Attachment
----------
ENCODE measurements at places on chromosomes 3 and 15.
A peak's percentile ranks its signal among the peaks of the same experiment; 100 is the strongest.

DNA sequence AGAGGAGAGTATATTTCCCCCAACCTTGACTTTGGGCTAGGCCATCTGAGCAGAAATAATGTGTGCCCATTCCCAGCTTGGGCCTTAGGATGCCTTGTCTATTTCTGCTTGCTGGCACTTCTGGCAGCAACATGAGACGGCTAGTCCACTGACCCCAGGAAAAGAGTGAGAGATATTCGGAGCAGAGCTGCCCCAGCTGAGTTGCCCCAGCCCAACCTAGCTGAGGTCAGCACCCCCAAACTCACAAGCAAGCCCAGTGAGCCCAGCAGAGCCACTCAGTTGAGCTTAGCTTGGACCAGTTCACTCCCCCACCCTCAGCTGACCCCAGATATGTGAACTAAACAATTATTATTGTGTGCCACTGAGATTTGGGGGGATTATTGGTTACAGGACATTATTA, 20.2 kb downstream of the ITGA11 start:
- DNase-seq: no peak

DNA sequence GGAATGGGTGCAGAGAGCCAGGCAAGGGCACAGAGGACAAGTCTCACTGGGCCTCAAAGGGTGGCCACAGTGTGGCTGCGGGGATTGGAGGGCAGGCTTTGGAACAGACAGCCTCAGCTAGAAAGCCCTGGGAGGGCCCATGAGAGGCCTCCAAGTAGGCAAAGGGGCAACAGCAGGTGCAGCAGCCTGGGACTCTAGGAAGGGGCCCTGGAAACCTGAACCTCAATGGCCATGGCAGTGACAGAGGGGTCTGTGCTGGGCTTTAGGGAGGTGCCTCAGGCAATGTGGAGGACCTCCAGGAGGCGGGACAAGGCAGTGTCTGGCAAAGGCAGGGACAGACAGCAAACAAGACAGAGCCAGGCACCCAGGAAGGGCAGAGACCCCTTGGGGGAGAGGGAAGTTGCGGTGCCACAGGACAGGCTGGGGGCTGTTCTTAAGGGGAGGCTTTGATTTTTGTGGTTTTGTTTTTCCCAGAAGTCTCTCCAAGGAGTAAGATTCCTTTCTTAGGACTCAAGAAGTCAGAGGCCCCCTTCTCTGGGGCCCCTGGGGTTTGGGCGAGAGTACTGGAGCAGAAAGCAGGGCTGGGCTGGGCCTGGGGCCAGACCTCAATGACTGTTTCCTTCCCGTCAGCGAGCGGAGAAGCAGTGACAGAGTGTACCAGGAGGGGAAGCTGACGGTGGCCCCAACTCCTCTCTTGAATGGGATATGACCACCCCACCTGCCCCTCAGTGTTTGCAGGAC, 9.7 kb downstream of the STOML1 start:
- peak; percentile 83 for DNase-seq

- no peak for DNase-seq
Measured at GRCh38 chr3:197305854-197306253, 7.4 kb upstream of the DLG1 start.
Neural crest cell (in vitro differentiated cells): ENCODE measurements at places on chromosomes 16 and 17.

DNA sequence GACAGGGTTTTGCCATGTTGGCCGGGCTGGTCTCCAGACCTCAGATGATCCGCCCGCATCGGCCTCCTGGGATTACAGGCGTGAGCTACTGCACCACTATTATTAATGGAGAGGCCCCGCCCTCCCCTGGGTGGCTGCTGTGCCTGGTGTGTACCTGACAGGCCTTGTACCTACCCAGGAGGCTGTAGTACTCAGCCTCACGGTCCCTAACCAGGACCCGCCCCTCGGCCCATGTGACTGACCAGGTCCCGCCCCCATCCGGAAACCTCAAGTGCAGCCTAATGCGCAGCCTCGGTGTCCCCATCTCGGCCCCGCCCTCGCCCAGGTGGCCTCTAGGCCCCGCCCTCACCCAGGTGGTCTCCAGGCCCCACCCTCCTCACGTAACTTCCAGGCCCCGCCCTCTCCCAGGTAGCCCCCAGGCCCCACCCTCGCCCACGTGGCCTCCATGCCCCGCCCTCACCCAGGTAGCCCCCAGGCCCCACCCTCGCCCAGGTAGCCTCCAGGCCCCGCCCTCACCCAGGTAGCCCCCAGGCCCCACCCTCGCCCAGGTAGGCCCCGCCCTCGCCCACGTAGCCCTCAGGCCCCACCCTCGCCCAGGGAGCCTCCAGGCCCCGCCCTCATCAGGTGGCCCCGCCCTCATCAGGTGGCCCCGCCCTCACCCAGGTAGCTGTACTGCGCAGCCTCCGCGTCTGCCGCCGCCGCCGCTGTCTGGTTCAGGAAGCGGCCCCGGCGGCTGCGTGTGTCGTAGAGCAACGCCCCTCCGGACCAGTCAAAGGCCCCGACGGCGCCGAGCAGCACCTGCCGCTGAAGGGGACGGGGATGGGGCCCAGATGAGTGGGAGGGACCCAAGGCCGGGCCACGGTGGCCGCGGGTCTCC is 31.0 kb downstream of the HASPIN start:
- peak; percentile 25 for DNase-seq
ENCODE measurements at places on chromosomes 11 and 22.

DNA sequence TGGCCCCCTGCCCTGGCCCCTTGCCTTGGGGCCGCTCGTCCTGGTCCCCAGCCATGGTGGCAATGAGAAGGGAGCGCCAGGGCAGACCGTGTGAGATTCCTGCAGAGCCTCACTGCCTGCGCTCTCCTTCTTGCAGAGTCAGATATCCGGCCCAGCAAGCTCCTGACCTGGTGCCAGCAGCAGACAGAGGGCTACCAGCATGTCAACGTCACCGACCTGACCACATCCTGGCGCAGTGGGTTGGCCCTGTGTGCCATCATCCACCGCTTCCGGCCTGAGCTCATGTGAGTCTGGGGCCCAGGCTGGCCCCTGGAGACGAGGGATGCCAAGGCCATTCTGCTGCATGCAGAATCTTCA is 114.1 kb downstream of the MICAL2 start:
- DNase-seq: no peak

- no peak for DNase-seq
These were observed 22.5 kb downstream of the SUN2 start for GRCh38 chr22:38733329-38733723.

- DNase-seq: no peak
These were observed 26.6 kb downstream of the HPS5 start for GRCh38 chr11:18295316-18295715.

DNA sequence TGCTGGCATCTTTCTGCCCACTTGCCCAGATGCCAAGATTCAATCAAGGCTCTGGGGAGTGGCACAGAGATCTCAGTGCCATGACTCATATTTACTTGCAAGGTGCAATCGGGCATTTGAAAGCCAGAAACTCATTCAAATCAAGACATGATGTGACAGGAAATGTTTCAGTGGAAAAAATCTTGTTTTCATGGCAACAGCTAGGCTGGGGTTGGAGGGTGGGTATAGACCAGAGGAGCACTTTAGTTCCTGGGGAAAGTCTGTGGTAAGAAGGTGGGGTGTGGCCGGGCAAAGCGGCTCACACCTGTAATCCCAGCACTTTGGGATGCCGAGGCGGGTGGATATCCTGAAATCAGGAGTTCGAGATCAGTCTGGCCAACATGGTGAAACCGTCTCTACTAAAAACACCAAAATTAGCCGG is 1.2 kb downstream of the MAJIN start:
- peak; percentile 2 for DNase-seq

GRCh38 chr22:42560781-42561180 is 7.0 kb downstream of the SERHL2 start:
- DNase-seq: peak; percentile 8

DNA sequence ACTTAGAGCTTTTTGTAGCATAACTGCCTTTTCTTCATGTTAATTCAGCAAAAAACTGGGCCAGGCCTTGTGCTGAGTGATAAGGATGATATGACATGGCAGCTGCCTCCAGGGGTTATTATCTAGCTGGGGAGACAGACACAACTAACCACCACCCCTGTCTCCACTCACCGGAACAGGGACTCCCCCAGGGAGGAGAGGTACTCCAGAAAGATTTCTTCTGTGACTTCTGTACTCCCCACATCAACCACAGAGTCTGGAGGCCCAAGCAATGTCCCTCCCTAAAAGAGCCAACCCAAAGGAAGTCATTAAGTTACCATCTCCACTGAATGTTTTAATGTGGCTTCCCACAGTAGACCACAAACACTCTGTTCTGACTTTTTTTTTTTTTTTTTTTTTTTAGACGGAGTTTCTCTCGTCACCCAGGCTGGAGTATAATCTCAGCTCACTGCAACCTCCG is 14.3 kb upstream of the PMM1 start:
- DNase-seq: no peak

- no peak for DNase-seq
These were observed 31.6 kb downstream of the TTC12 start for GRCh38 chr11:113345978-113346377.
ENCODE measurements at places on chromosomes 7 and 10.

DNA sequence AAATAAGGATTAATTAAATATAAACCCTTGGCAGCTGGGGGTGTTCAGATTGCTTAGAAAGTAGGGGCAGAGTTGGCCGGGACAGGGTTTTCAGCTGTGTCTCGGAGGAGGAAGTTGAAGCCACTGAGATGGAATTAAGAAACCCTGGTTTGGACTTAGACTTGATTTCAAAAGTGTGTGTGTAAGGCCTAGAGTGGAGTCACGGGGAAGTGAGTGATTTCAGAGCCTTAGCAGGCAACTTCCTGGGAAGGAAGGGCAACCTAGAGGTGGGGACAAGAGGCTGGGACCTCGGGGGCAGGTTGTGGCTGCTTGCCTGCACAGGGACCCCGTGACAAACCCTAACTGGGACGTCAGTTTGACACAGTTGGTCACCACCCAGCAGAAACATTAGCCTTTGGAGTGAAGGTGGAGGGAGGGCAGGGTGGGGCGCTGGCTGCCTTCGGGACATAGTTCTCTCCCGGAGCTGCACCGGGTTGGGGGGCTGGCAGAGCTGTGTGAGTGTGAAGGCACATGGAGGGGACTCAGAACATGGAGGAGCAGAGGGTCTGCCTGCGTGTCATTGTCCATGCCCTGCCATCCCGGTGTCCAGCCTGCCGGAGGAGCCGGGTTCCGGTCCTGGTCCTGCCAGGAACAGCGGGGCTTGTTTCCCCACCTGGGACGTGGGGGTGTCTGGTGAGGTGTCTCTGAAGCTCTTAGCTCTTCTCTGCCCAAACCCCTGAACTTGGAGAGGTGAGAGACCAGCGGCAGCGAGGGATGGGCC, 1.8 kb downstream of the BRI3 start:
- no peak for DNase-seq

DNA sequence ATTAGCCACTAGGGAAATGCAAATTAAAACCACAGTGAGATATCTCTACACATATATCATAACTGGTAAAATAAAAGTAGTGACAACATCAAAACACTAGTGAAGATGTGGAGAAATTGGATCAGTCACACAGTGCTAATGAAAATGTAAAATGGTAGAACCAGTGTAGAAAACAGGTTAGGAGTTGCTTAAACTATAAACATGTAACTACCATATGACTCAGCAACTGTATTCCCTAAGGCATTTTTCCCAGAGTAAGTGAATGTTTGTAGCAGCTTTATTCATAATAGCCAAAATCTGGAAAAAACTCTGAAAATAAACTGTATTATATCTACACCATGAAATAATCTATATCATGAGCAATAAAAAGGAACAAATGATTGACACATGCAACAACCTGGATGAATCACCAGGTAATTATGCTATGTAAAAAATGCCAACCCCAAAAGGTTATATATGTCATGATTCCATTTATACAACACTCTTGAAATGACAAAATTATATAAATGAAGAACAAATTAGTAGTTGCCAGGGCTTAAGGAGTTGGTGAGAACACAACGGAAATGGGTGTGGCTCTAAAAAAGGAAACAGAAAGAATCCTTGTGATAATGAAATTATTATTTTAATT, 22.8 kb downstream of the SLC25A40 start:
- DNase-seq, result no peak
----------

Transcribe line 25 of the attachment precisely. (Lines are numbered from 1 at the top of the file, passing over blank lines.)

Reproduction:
- no peak for DNase-seq